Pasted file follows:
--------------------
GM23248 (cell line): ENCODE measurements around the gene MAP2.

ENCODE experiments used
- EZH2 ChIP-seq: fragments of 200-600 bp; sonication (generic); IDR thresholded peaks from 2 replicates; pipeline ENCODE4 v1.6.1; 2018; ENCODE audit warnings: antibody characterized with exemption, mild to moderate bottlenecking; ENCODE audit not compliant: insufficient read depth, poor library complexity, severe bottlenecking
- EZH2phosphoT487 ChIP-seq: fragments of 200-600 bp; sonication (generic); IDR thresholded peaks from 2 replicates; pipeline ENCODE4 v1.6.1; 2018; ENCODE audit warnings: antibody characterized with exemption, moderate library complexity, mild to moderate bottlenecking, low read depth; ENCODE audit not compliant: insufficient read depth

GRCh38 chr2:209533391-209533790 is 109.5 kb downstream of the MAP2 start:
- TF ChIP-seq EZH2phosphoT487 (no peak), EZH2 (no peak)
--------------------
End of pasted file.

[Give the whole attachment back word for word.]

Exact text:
GM23248 (cell line): ENCODE measurements around the gene MAP2.

ENCODE experiments used
- EZH2 ChIP-seq: fragments of 200-600 bp; sonication (generic); IDR thresholded peaks from 2 replicates; pipeline ENCODE4 v1.6.1; 2018; ENCODE audit warnings: antibody characterized with exemption, mild to moderate bottlenecking; ENCODE audit not compliant: insufficient read depth, poor library complexity, severe bottlenecking
- EZH2phosphoT487 ChIP-seq: fragments of 200-600 bp; sonication (generic); IDR thresholded peaks from 2 replicates; pipeline ENCODE4 v1.6.1; 2018; ENCODE audit warnings: antibody characterized with exemption, moderate library complexity, mild to moderate bottlenecking, low read depth; ENCODE audit not compliant: insufficient read depth

GRCh38 chr2:209533391-209533790 is 109.5 kb downstream of the MAP2 start:
- TF ChIP-seq EZH2phosphoT487 (no peak), EZH2 (no peak)